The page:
Last Updated on Wednesday, 21 January 2009 11:06
Gardening Inside PDF Print E-mail
Thursday, 11 December 2008 17:46

The shot above is of the bay window. The garden has moved inside... There are now multiple spikes on the white, pink and spotted phalenopsi...along with a purple dendrobium. They should be blooming at about New Year's time. Below is a pic of some of the orchids. Really is a mood uplifter to have flowers starting at the same time winter is usually throwing its worst at us. -- Forced bulbs like amarylli and narcissus are great for winter blooming too.

On the indoor growing front, the tomatoes started in the homemade aeroponics unit have been tranferred to pots under a grow light. Word has it the pro version of the aerogarden with a trellis system is going to land here in the next day or so. Can't wait! Another planting of salad greens is going into the classic model of the Aerogarden. The goal is growing a salad and herbs here. Not a big goal and some might say expensive, but the electric usage on the garden is compensated for by turning off the tv, lighting that is not necessary and turning down the thermostat.

On my homemade unit, for the pods, I tried some polyester fiber for aquarium filters and the roots poked thru just fine. Well look at plant roots going through concrete outside - these guys are DETERMINED. They also seemed to penetrate and create a broader root "base". The homemade unit seems best for starting plants at this point, though it may be better for salad greens than a plant with heavy fruits (tomato, pepper). I'll give the salad stuff a try too.

Last Updated on Thursday, 11 December 2008 17:57
Gardening Indoors PDF Print E-mail
Saturday, 22 November 2008 14:22

Here are shots of the indoor growing section. The tomatoes in the home made aeroponic unit are the sweet snack cuttings from this past summer. Presently working on a support system for them (probably fine cord attached to what holds the grow light up. The three larger tomato plants in jars are Early Boy (hoping to keep them going for the large aerogarden from Santa). The two boxes are spicy and baby greens. (they go outside everyday when warm enough..) The salad greens in the Aerogarden are almost done and this will be replanted soon. The small pots in the back hold cilantro plants and a purple basil plant. There are hanging pots of lavender, mint and parsley in the bay window and rosemary and basil in a S/E facing window upstairs.

Last Updated on Saturday, 22 November 2008 14:27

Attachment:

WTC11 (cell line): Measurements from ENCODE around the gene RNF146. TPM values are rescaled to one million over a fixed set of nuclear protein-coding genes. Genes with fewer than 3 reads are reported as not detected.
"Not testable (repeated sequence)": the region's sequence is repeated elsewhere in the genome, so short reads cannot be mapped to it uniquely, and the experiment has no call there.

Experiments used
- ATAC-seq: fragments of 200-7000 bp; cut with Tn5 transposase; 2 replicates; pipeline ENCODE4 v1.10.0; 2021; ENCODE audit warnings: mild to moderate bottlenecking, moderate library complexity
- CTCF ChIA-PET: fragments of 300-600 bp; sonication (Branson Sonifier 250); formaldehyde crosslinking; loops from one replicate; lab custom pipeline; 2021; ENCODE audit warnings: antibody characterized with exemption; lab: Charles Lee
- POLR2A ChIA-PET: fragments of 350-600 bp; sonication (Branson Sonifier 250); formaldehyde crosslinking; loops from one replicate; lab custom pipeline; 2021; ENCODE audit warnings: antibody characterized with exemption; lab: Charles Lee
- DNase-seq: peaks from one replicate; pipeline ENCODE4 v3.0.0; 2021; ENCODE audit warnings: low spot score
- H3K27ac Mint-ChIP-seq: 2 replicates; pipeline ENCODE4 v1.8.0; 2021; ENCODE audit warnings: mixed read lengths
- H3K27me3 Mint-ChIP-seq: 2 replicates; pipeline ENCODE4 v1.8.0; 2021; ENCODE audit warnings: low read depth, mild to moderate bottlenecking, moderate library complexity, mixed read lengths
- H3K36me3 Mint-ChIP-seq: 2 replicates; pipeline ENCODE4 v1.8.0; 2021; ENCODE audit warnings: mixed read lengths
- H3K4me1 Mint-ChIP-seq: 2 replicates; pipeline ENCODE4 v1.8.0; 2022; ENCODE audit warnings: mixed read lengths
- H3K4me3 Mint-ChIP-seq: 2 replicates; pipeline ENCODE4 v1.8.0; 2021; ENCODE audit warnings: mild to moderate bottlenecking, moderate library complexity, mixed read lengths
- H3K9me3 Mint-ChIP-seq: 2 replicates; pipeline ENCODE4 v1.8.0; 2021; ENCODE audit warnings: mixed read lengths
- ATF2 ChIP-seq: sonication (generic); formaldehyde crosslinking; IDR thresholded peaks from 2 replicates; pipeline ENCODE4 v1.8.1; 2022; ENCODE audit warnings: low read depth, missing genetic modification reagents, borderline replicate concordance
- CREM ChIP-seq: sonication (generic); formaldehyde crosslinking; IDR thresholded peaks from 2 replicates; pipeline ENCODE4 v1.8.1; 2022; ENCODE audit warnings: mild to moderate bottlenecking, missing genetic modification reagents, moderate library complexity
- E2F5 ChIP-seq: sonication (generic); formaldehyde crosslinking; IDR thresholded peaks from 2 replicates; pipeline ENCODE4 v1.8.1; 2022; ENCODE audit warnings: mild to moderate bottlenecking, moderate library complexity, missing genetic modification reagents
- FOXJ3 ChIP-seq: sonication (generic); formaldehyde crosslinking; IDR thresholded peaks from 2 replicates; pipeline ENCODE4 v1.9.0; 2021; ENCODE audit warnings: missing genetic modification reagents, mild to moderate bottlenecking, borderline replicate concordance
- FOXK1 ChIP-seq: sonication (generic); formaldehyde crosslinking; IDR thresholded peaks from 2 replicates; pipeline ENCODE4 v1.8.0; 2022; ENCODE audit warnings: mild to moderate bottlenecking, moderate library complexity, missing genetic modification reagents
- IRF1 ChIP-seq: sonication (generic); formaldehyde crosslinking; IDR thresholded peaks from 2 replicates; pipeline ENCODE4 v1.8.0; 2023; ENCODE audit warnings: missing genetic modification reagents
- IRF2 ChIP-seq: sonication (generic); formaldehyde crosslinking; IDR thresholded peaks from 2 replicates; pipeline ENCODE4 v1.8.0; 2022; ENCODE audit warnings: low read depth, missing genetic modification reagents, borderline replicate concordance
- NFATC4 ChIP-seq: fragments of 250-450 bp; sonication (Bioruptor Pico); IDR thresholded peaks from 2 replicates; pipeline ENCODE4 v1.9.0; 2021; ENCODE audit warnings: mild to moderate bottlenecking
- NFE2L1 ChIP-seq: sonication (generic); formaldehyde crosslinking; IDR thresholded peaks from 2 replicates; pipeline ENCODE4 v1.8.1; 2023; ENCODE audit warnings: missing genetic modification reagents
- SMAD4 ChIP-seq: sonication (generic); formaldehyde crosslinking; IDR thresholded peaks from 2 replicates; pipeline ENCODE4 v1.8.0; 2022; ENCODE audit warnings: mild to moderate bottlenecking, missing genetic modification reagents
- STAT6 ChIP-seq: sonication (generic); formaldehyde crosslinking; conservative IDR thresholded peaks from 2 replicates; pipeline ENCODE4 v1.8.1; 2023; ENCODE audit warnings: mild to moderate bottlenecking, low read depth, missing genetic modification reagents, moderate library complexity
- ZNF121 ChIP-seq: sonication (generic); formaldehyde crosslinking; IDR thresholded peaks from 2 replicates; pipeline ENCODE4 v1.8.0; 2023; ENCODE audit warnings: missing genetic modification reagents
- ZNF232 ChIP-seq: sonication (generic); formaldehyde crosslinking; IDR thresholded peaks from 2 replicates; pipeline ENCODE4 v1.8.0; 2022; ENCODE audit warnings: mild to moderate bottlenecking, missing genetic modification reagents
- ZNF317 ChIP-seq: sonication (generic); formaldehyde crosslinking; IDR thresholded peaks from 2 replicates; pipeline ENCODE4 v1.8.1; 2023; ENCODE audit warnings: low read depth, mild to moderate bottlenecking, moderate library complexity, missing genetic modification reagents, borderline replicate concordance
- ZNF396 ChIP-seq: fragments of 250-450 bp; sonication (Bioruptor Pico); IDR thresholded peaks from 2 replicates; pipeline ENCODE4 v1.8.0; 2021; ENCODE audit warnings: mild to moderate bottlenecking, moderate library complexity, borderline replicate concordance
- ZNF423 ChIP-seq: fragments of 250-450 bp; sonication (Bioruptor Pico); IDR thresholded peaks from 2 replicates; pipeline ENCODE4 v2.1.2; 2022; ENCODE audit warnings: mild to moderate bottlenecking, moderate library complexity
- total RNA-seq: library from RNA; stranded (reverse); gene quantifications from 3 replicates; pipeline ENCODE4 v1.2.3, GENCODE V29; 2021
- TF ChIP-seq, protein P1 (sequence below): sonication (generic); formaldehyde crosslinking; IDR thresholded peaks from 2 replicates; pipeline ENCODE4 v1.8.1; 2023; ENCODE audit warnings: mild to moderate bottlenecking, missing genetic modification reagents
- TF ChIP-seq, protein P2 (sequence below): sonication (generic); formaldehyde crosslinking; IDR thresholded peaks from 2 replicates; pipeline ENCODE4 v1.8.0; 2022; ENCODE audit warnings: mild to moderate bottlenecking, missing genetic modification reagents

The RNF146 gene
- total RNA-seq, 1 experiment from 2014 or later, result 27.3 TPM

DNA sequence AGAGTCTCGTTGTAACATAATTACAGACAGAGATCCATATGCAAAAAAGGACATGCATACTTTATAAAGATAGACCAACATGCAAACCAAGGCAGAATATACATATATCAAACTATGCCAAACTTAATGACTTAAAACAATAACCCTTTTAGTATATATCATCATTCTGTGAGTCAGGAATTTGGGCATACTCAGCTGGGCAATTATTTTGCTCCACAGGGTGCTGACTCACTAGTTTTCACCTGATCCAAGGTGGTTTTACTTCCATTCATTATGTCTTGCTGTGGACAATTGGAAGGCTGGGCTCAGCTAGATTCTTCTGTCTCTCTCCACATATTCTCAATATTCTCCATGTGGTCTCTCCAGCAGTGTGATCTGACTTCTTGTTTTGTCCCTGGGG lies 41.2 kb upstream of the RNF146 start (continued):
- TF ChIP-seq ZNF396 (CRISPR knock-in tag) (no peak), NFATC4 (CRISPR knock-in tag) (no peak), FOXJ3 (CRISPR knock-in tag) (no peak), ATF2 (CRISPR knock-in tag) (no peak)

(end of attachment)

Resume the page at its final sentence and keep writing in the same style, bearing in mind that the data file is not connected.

Orchids -blooms with staying power PDF Print E-mail
Wednesday, 12 November 2008 13:19

The orchid window festivities are just getting started. Pictured are 2 types of orchid that have just started blooming and sending out spikes (of buds). The switch of the sun to the south seems to trigger them. They were all given new moss and wood chips and anything looking dead or suspect on the roots was removed. Orchid food is given every two weeks. Neither the phalenopsis nor dendrobium like wet feet so they are misted and watered sparingly. The dendrobiums in particular thrive when kept pretty dry, the blossoms on them are purple and white. The phalenopsis are pink and a lovely white with a shell pink tinge...Sleeping are the yellow, fuschia, yellow spotted and pink spotted phalenopsi. One dendrobium has spikes and they bloom an unusual deep purple color. To add to the color a peach colored hibiscus brought inside has produced large flowers. Just having a bay window filled with these makes the dreary weather seem brighter.

Orchids can be purchased just about anywhere now. With care and attention they last for years. The blooms last for months adding color to the home. If you love having flowers around a small investment in one or a few ends up being much cheaper than buying cut flowers.

On the tomato front, the cuttings have been transferred to the home made aerponic unit. The roots are already reaching down into the water/nutrient and they seem to be doing well. As they grow larger a support system will have to be concocted. The Aerogarden of salad greens is nearing the end of it's cycle. It produced a lot of leaf lettuce for our salads. The window boxes of spicy greens are happy outside in the cooler weather, so we let them be for a while.

Last Updated on Wednesday, 12 November 2008 13:33
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photo: Jeannie Cote